European Trade Union Institute, ETUI.

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Strikes in Bulgaria - background summary

The right to strike in Bulgaria is guaranteed in the Constitution and labour legislation. In 2016 amendments to the Civil Servants Act were made and the right to strike was also extended for the civil servants. Only some high-level officers (like principle secretaries of ministries, secretaries of the municipal administration etc.) are excluded from the scope of the legal provisions that guarantee the right to strike. However, Parliament didn’t accept suggestions for the rights of the civil servants to collective bargaining. The two trade unions-CITUB and CL Podkrepa have prepared a collective complaint, addressed to the Council of Europe and related to the observing of the article 6 of the Revised Social Charter of the Council of Europe, which has been ratified by Bulgaria in the year 2000. However, strikes are still forbidden for employees in the military service, in the police, for judges, attorneys and employees in the investigation, in the intelligence service and in the national security guard service.

  • The law for the settlement of collective labour disputes is the legal framework, defining the right to strike. A strike is defined as a dispute between workers and employers, relating to labour relations, social security and living standards. The definition also covers disputes related to the conclusion or implementation of a collective agreement. The main type of industrial action is the ‘active strike’, during which employees stop working. It may be organised after the failure of negotiation, conciliation, mediation or arbitrage. During the strike, employees need to be present at their workplace at their normal working hours. Another type of strike is the ‘symbolic strike’ which means working as usual while wearing or display in gap propriate signs, protest posters, ribbons, badges or other suitable symbols. This kind of strike can also be used by the employees, for whom the law still doesn’t allow to be involved in ‘active strike’. According to the Act on Settlement of Collective Labour Disputes (ASCLD) the right to strike is guaranteed for all sectors of the economy, except mentioned above. However, in some essential public services (health care, electricity distribution, telecommunications, security, etc.) the employees and the public employer are obliged to conclude a written agreement at least 3 days in advance to organise a minimum service.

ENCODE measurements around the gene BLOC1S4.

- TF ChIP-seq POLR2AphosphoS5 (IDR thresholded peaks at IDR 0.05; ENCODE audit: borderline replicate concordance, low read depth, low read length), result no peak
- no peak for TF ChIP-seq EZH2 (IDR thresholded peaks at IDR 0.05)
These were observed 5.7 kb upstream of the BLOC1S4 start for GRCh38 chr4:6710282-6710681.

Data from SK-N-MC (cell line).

• No comprehensive data are available about strikes in Bulgaria. According to the ECS (2013) in the period 2010-2013 only 5% of all private sector companies reported strikes of one day or more (Bulgaria Working Live Profile, Eurofound). In 2015, there were only 4 ‘active strikes’, registered in the National Institute for Conciliation and Arbitration, one in the manufacturing, one in utilities (water supply),’one in education and one in culture and entertainment. The number of participants in total was 206 and total working days lost 1625. In 2017, three ‘active strikes’ took place in companies, all in the mining industry, with 121 participants and total number of working days lost 313.There is no official register for the strikes in the National Statistical Institute.

 (update March 2019)